Features of St Oswald’s
Rather surprisingly and usually, the church has two stone fonts – a more modern one close to the main entrance (south door) of the church and the much older font close to what was once the Chantry Chapel of St Anne but now houses the organ.
The older font is of simple design and solid strength and its exact date is not known but possibly dates from before the 15th century. Notes in the church suggest that this font was removed from the church in 1775 when it was sold by the church warden William Thompson for 3/- to James Lightfoot.
An entry in Lightfoot’s personal account book says
‘It (the font) stands as a curiosity in my yard and I wish it to remain there as a monument of antiquity’.
And there it did stay for a good number of years! The font was returned in the 1930s and mounted on a millstone and placed in its current position. This is the font that we usually use for our baptisms today. If you look closely, you will see that the font still bears the marks to show it once had a lockable lid. In the 17th century, all fonts were required to be locked to prevent the Holy Water being stolen.
The newer font, with the decorated stonework and wooden lid, was acquired in the 1850s during the Victorian improvements to the church. It was given to the church by John Holmes in 1854.
Close to the new font is an interesting stone, now used as an umbrella stand, but it’s original purpose has been lost to the mists of time. It has been suggested it was a chimneypot!
The Entrance Porch (South Door)
The entrance porch and panelling are a memorial to the late Bishop of Birmingham, Leonard Wilson, who retired to the parish in 1969.
The work in oak is by the craftsman Claude Townsend of Follifoot near Harrogate and consist of two glazed panel doors and a single glazed panel door. In winter months, the outer doors can be opened, and visitors can enter through the single glazed door, which allows entry without letting the wind and weather in. During the summer months, the double doors are often opened to allow easy access, but also let the warmth in!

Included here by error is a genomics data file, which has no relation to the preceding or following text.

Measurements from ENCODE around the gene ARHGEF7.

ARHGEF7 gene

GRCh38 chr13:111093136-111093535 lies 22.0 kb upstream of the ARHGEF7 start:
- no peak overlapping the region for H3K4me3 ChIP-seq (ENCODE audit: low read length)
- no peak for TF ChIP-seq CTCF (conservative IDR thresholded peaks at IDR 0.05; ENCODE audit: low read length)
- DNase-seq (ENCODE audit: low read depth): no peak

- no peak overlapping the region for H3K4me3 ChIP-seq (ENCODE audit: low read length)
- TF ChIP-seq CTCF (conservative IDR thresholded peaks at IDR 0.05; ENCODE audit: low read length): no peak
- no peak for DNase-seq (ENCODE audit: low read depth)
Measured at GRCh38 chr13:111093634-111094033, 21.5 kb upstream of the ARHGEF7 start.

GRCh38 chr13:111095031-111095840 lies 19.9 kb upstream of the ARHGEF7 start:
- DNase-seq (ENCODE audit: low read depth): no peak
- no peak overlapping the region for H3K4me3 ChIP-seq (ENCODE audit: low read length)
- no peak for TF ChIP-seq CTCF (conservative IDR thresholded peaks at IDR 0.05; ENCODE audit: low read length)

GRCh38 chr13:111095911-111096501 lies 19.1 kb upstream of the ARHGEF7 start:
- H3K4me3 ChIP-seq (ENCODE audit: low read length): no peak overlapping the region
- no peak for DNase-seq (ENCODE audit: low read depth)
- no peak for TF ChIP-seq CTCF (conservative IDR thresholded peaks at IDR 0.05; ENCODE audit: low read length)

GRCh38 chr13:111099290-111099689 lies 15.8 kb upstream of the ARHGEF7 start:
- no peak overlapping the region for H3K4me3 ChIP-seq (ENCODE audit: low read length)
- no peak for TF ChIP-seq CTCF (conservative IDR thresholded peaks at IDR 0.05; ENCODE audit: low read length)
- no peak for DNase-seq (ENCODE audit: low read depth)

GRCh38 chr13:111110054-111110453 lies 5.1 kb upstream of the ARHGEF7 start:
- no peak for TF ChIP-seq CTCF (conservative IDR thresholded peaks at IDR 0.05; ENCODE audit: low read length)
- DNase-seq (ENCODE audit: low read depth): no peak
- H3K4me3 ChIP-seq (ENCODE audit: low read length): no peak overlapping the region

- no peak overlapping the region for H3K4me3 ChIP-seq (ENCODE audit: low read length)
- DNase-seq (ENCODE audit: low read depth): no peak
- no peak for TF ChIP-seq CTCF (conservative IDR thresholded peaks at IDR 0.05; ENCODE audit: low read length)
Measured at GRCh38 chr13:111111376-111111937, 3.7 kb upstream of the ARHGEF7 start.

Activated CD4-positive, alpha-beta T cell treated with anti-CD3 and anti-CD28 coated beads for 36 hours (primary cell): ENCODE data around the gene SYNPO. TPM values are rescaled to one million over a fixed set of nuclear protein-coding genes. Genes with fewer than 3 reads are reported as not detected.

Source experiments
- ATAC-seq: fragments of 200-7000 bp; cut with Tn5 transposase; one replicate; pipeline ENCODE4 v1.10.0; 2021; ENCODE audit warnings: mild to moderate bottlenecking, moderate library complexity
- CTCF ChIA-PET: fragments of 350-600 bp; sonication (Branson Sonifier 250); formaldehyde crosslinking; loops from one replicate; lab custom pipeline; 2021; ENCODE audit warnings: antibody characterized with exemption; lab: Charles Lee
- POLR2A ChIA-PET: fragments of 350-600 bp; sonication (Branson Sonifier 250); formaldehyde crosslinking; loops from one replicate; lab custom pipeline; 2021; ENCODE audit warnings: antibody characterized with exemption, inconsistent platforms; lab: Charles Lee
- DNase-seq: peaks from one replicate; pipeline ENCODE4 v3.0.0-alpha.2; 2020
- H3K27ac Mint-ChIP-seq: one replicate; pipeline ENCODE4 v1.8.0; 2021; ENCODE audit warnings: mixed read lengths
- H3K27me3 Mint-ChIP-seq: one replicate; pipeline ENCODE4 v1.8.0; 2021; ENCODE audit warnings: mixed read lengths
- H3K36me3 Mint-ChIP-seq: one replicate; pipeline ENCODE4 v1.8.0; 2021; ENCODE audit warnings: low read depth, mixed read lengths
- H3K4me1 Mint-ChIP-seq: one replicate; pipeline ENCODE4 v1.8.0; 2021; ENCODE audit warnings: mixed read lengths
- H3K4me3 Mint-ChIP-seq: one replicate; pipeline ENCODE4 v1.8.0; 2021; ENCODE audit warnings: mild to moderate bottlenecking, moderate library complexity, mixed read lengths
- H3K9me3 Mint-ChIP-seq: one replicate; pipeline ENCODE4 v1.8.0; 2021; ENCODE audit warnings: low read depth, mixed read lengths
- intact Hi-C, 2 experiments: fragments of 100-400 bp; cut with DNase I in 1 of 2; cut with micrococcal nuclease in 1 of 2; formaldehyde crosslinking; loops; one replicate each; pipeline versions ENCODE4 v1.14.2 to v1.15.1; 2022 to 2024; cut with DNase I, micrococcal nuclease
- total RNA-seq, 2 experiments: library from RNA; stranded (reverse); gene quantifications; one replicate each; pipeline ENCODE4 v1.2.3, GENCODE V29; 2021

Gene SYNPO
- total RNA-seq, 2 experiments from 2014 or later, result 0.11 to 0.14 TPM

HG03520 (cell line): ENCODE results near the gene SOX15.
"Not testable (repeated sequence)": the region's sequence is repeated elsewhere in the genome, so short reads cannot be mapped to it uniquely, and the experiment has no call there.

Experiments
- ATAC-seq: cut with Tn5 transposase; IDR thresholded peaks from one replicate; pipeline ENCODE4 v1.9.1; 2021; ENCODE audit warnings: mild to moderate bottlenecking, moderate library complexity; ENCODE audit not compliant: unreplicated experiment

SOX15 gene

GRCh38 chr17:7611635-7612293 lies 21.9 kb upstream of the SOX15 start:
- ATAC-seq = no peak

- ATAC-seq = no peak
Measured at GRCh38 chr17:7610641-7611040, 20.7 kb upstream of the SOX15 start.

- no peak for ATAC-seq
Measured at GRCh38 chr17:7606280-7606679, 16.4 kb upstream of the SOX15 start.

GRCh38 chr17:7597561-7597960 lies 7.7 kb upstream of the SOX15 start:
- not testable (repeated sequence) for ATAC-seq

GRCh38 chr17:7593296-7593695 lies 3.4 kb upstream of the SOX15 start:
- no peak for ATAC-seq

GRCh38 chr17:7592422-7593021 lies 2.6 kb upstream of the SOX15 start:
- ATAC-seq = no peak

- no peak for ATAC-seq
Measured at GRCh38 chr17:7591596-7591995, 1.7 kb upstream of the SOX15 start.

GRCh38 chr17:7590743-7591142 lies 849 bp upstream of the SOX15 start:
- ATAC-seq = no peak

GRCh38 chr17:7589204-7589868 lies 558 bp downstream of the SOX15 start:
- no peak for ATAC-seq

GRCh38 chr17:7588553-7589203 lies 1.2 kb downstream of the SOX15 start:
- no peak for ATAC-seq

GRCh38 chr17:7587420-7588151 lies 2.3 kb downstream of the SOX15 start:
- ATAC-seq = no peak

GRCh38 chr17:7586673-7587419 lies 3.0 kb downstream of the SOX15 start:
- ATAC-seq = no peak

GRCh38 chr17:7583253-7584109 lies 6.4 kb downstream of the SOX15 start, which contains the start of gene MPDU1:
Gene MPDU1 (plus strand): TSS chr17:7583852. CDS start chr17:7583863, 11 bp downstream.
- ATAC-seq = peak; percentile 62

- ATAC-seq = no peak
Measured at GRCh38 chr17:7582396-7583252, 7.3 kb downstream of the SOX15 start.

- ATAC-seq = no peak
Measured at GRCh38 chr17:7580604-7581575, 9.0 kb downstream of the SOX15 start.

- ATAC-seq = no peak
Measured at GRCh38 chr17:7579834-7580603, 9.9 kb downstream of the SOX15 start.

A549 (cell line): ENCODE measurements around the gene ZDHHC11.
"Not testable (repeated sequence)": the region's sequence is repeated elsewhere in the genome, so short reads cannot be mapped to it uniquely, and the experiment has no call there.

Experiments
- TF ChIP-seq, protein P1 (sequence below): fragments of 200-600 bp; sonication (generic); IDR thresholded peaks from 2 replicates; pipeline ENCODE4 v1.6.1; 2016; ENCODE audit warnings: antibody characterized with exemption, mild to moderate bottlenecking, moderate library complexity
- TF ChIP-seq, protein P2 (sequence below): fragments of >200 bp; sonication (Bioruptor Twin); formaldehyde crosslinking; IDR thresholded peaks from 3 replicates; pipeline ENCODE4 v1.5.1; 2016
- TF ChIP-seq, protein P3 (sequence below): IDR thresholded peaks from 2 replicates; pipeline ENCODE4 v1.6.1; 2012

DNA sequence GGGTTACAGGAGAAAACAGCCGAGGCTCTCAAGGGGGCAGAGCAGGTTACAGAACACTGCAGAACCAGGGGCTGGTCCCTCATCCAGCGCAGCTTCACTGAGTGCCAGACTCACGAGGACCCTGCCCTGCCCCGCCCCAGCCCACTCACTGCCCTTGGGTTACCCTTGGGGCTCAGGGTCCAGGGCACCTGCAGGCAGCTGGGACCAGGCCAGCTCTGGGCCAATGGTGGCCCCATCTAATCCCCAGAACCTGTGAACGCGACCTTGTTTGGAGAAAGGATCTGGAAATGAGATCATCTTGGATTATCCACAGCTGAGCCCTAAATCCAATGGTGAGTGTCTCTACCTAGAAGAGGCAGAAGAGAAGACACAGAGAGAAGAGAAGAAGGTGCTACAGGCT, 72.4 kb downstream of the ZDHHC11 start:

At the east end of the south aisle, where the organ now stands, is the Chantry of St Anne, often referred to as the Metcalfe Chapel. It was founded by James Metcalfe of Nappa Hall in 1467 so that ‘masses might be said for his soul, and for the souls of his mother and father, for his sons and daughters and their posterity, for Richard Neville, Earl of Salisbury, for King Edward IV and his consort, Elizabeth, for his benefactors and for the souls of all the faithful departed’.
James set apart land in several locations in the Dale to support the chantry chapel. During the next 80 years, Askrigg had both a priest and a chantry chaplain.
The Metcalfe family rose to prominence around the same time. James was the son of John and Alice Metcalfe and he lived in Worton. He was a captain during the wars with the French and fought at Agincourt in 1415. In recognition of his service, Sir Richard le Scrope gave James the Nappa lands. James married Gelsome of Ireby Hall and together they built Nappa Hall in 1459.